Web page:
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Sleeping On Jupiter by Anuradha Roy
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Sleeping On Jupiter (2015)

by Anuradha Roy

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1467116,865 (3.41)64

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Showing 1-5 of 7 (next | show all)
This is one of those beautifully written books that I'm going to totally forget about six months from now. The writing is lovely, I'm all about books set in India, everything about it is just fine, but nothing really stood out as special to me. ( )
  GaylaBassham | May 27, 2018 |
I just could not 'get' the story here. Writer seemed very condescending to mothers and older people ( who happened to be 60) presenting them as feeble minded and out of touch. And condescending to tour guides and young wayward men as well. Perhaps she identified with the one of the main characters-- a bold filmmaker...but that character felt thin and cardboard-like. Lots of spelling errors in the book, too. Makes me think the editor didn't pay much attention to the writer's text and storyline and that the staff didn't have the eyes to catch errors ( )
  authorknows | Apr 3, 2017 |
This is one of those beautifully written books that I'm going to totally forget about six months from now. The writing is lovely, I'm all about books set in India, everything about it is just fine, but nothing really stood out as special to me. ( )
  gayla.bassham | Nov 7, 2016 |
This short, beautifully written, sometimes heartbreaking novel kept calling me back, and I'm in awe of the author's ability to create create living breathing characters and evoke Indian settings and culture such that I almost feel like I've visited the subcontinent myself. I'm not surprised that the book was long listed for the Booker Prize.

As the book opens as Nomi, a documentary filmmaker who experienced a series of personal tragedies as a child, and three older women, all longtime friends, are sharing a train car while traveling to Jarmuli, a temple filled town by the sea. Intense and vivid, the story takes us into Nomi's past and follows the lives of several other characters who Nomi and the three friends encounter.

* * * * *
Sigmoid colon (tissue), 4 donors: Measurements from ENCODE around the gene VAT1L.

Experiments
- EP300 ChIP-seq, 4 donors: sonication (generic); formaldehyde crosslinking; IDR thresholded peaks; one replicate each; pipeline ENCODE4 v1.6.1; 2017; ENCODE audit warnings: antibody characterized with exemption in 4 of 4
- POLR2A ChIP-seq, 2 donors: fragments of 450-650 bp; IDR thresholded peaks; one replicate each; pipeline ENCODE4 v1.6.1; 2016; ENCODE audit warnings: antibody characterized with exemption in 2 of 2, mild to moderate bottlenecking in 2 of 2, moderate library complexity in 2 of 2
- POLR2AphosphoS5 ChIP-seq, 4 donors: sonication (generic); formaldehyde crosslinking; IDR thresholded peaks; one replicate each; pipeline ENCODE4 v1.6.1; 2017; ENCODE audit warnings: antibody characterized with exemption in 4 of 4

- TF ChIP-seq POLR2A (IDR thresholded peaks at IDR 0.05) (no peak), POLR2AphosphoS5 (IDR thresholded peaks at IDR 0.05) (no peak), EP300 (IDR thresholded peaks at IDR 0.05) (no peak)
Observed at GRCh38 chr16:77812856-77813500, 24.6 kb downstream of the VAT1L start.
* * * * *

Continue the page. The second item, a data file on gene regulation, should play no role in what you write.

Though Sleeping on Jupiter is short enough that it could be read quickly I didn't want to rush through it. The story is too rich. I'd read one section, then put the book down for a while to give myself time to absorb it. ( )
  Jaylia3 | Jul 30, 2016 |
I need some time to think about this book before writing up my review. There were many wonderful things about it -- the writing was strong, the storyline was interesting, etc. But the ending drove me crazy. I don't need to have all my ends wrapped up in nice little neat resolutions (I love Murakami for instance so clearly I'm okay with ambiguous ending) but in the case of this book, it seemed to just end leaving everything open. ( )
  JenPrim | Jan 15, 2016 |
Showing 1-5 of 7 (next | show all)
The themes of innocence stolen, the refuge of the imagination, and the inclination to look away are handled with sensitivity and subtlety in some of the best prose of recent years encountered by this reader. Roy brings a painterly eye, her choice of detail bringing scenes to sensual life, while eschewing floridness: a masterclass rather in the art of restraint, the pared-back style enabling violence close to the surface to glint of its own accord.....An important contribution to an essential debate, Anuradha Roy's poetic work of luminous prose deserves a wide readership in India and beyond.